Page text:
With the UK covering the fixed costs in the business, such as staff fees, admin and marketing, it put the American arm in a strong profit position. “What’s your main outlay in a business?” Rowlett opines. “Your staff is probably number one, then building costs, then marketing. I could employ an American member of staff for $23,000 a year [in Las Vegas] – in California you’re paying $36,000 because of the income tax. So I’m getting the same ability for lower cost. There’s actually three people for every job, which is a bit of a worry but at the same time not everyone wants to work in casinos.” As such, opening up as a nine-to-five business in the adults’ playground suddenly made EverythingBranded stand out as a desirable employer.

Given the Las Vegas strip is the holy ground for gambling, EverythingBranded’s site is in Summerlin, a suburb a short drive from the hustle and bustle. “Being in suburbia and going to these nice business villages, the vibe is totally different,” says Rowlett. “The weather is perfect and you can do outdoor events, you’ve got longer working hours, you’ve got conventions on all the time.” He adds that it’s important to leave the party town mindset to one side though, noting the city is thriving for business.

In the same way launching in the UK was tough, entering the US “was hard,” says Rowlett. One of the key challenges was the fact some companies had cancelled orders purely because EverythingBranded is an English business. “There are definitely areas of the US that are less welcoming to outside visitors because it’s about keeping it to America,” Rowlett says. “The frustrating thing for us is we’re using American suppliers and generating 100 jobs in America.”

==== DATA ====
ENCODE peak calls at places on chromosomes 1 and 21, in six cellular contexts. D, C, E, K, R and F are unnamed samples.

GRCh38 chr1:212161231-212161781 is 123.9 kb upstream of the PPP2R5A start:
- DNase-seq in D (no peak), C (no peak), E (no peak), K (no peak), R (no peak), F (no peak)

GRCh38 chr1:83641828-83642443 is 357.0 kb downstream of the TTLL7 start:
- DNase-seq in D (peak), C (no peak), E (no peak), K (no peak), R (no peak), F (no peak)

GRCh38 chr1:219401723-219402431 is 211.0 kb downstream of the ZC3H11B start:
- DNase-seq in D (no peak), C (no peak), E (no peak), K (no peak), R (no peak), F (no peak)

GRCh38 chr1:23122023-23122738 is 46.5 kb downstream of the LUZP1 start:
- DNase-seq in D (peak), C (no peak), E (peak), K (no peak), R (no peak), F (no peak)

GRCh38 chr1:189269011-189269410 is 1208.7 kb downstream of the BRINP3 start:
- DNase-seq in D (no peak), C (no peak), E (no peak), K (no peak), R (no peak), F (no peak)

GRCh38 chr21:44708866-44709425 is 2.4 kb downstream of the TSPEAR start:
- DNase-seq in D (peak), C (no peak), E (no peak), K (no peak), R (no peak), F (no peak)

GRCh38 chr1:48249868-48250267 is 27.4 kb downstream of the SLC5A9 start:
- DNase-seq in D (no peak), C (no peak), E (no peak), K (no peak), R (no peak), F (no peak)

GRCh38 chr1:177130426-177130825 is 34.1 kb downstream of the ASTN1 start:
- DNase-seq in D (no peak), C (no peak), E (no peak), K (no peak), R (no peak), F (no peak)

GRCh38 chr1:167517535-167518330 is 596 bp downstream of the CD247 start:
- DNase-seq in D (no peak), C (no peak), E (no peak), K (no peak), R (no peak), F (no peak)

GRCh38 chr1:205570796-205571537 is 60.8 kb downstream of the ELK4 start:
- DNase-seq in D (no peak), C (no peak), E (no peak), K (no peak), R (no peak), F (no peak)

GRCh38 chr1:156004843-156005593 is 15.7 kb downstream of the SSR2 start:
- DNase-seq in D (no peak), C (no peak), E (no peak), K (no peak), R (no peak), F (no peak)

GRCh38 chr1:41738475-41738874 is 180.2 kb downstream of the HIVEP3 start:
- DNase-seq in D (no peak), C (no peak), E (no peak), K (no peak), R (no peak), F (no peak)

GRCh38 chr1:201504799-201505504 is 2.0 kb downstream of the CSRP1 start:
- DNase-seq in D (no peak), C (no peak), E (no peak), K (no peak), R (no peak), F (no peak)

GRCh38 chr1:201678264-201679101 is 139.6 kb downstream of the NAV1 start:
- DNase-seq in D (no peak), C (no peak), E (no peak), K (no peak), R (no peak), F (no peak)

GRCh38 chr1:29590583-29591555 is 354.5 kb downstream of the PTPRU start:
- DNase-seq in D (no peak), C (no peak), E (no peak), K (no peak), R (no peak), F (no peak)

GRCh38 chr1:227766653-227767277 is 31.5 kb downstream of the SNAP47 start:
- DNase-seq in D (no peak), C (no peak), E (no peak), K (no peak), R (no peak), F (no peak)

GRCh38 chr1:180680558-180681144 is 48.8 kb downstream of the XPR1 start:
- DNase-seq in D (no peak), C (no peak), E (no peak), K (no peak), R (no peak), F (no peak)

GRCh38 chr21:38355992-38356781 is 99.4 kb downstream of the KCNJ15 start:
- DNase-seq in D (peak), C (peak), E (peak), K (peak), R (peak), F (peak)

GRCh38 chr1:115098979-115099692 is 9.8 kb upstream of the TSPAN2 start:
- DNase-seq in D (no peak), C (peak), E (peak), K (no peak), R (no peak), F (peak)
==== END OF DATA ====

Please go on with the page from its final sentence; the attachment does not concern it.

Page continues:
While there’s competition in the UK and opportunity in the US, there’s apparently little danger of Brits following EverythingBranded across the pond. “A lot of the guys in the UK won’t enter the US because they’re a bit scared of it,” Rowlett claims. “I was living and breathing the US market for six months every night, talking to suppliers until 2am in the morning because of the West Coast time difference, so you’ve got to have the drive to do it.” And the late nights have paid off big time. “We’ve already had 11,000 businesses order in less than 14 months, which is really good going.”

Although Rowlett sings the praises of Las Vegas, he also offered caution to Brits entertaining the market. “If you’re renovating a property or get an office here, always add six weeks onto your lead time,” he says. “For internal renovations you need permits, which we never realised.” Additionally, getting gas and electric providers sorted can be tricky because they’re not necessarily “internationally-minded.”

Aside from those words of wisdom, there is one downside that sprung to Rowlett’s mind. “The only negative is the food,” he laughs. “There’s a lot of sugar and it’s not helping my diet.” 

About the Author

Zen Terrelonge

Zen Terrelonge

As editor, Terrelonge can be found on the hunt for all things startup and scaleup – that's when he's not busy talking babies via DADult Life. Whether it's health or hospitality, food or philanthropy, tech or travel, he'll be seeking out the most interesting entrepreneurial developments to run in the magazine and online.